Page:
Andy Ruiz Jr celebrates winning the fight with his team. Andrew Couldridge, Action Images via Reuters
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Once the butt of jokes, Andy Ruiz Jr. makes history in the boxing ring

Having short arms and legs and an ill-defined belly didn’t stop the boxer from becoming the first major heavyweight titleholder of Mexican descent. In the lead up to his fight against Anthony Joshua, memes poked fun at Ruiz’s flabby physique. But no one’s laughing now.
Nissi Icasiano | Jun 03 2019

In boxing—and just about any other athletic event—there is always a favorite and an underdog.

But in this sport in particular, pugilists dance around in a sort of “theater of the unexpected,” filled with stories of those who have somehow managed to overcome the odds. The sold-out crowd at Madison Square Garden in New York witnessed one such upset yesterday courtesy of 29-year-old Andy Ruiz Jr. The Mexican-American pulled off an improbably win over Anthony Joshua of the United Kingdom to wrest the IBF, IBO, WBO, and WBA heavyweight titles.

 

More drama in and out of the ring:

 

In a match-up that many pundits expected to be a virtual waste of everybody’s time, the man from California flipped the script and sent shockwaves throughout the boxing world. The odds were ridiculously against Ruiz’s favor that when ring announcer Michael Buffer said “…should this fight go the distance,” fans actually laughed. The physically smaller Ruiz was, after all, a 15-to-1 underdog. 

Andy Ruiz Jr knocks down Anthony Joshua. Andrew Couldridge, Action Images via Reuters

Ruiz wasn’t even supposed to fight last night; he only stepped in for disgraced fighter Jarrell Miller who had failed three separate performance enhancing drug tests in March. This was supposed to be walk in the park for Joshua, who had a more distinguished career than his upstart opponent. But Ruiz never doubted his abilities and wound up becoming the first boxer of Mexican descent to hold a major world heavyweight title.

 

Down but not out

Ruiz was dropped early in the third round from a beautiful right uppercut-left hook combination, but he didn’t fold. Instead, he picked himself up and went right after the 2012 Olympic gold medalist. From there, the fight was never the same.

Known by the moniker “Destroyer” due to his hard-hitting style in the ring, Ruiz got up from the knockdown and clobbered a left hook onto his foe’s jaw. As Joshua’s knees appeared to buckle, Ruiz let loose with a torrent of heavy blows until the champion tasted the canvas. Late in the same round, Joshua was backed into a corner, where Ruiz unloaded another volley of punches, sending him sprawling down against the ropes.

Joshua looked completely out of wits, prompting Ruiz to fire a hard right to the body followed by quick hooks in the sixth round. The Mexican-American was in command of the bout, and he scored two more knockdowns in Round 7. Seeing Joshua dazed and confused, referee Michael Griffin was compelled to wave it off at the 1:27 mark and award the technical knockout to Ruiz.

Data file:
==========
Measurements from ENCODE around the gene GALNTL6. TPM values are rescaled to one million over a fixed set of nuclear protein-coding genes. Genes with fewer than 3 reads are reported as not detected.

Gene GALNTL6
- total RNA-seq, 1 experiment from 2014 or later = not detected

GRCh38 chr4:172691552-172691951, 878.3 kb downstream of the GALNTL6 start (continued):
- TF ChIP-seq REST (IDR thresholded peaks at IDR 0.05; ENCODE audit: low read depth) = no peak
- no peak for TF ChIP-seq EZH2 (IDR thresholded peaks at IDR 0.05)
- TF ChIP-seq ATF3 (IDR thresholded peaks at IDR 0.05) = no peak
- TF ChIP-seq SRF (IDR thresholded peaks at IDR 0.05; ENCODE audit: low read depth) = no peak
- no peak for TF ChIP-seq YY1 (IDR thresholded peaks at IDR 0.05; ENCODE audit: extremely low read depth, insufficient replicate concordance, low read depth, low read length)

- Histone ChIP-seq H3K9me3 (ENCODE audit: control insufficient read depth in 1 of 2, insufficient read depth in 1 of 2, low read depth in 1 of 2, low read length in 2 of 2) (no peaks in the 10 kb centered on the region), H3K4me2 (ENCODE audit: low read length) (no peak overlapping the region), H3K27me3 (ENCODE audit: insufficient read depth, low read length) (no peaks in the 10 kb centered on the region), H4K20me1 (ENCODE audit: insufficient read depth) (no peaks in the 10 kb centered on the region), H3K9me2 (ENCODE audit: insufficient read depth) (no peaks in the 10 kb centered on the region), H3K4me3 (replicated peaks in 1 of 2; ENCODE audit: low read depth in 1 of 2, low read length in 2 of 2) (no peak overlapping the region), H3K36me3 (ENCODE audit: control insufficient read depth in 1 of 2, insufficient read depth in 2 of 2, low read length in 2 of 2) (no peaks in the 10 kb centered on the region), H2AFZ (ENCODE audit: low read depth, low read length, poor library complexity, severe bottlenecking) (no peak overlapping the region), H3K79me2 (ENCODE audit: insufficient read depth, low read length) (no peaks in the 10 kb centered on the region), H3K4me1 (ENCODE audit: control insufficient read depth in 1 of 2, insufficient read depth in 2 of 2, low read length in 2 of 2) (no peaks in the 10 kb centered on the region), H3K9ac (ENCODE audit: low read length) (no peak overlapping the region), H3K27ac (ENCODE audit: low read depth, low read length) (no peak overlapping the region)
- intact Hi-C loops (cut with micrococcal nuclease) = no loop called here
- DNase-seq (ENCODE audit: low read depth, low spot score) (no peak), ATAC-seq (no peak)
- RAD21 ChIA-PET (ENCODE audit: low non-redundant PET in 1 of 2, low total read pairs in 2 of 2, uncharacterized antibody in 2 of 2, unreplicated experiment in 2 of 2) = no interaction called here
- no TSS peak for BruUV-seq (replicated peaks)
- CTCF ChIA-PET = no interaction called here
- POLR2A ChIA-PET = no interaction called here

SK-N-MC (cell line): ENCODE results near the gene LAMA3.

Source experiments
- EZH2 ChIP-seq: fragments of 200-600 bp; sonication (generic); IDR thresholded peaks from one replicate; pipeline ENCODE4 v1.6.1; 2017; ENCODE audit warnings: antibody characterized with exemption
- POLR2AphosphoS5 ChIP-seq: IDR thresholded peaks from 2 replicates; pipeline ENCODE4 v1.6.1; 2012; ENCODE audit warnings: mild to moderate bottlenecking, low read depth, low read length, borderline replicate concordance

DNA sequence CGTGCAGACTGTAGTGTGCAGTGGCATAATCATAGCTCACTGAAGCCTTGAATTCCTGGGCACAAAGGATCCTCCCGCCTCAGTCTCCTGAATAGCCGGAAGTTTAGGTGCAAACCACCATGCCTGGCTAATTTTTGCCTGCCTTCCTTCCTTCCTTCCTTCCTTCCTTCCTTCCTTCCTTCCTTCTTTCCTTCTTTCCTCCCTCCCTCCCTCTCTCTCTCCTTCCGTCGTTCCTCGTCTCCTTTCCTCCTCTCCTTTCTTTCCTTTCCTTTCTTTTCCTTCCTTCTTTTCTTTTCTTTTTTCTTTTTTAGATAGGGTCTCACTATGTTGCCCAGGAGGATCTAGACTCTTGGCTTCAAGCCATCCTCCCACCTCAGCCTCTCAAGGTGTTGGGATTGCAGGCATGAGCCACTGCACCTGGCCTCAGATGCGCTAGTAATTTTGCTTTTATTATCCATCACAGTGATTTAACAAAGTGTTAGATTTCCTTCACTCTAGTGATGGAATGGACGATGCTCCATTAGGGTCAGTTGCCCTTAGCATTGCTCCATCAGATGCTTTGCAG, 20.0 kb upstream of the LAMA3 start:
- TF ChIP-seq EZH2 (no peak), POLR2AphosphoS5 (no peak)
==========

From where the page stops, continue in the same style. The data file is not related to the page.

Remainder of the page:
“I just feel so good, man. This is what I have been dreaming about,” Ruiz says. “This is what I have been working hard for. I can’t believe I just made my dreams come true. I just want to thank my team and my family. The sky is the limit, baby.”

 

Not your typical boxing champion

In the short build-up to the heavyweight title tiff between Joshua and Ruiz, the latter had to listen to the taunts, particularly pokes at his less-than-lean frame. Ruiz’s physique is not the ideal in this sport: He is listed at 6-foot-2, but is closer to 5-11, and has weighed as much as 297.5 pounds. (This was his weight for his professional debut ten years ago.) His body is undefined, his arms are short, and his legs are stocky. If there are abs somewhere in his midsection, they are buried deeper than fossil fuels on the ocean floor.

Legendary boxing promoter Bob Arum even once described Ruiz as a “fat slob.” But the pre-fight gibes only motivated him going into his world title challenge. Despite every insulting “crying-laughing” emoji that got posted in response to his and Joshua’s weigh in photo, it was Ruiz who got the last laugh. “I’ve been working really hard, man. I wanted to prove all the doubters wrong,” he shares. “I have seen all the comments.”

Andy Ruiz poses for photographs after a heavyweight title boxing match against Anthony Joshua on Saturday, June 1, 2019, in New York. Ruiz won in the seventh round. Photograph by Frank Franklin II

Talent has never been an issue for Ruiz, who possesses fast hands and fluidity. He will never have chiseled abs or a shredded physique like his fellow boxers, but he does have a natural fighting ability. He also showed a fighter’s mentality by dusting himself off the canvas in the third round and turned things around in dramatic fashion.

Joshua’s promoter Eddie Hearn revealed that his prizefighter would exercise his rematch clause immediately, perhaps facing him again at the end of the year at his home turf. “AJ [Joshua] got sloppy. It was a beautiful combination in the third round,” Hearn comments. “He was in total control of the fight, but he got sloppy and never recovered. AJ will come back 100 percent and we will make the rematch in the U.K. in November or December.”

But the promoter adds that the night belongs to Ruiz. “He made history in the heavyweight division. It will go down in history as a very big one,” he says. “Now at least we know the opponent for the end of the year in the U.K. It makes the fall fight a must-win.”

Ruiz is willing to give Joshua a crack at regaining his belts, but he has other plans before any of those rematch details will be discussed. “Right now, I just want to celebrate,” he says. “I just made history for Mexico. This is what I have been dreaming about since I was six years old.”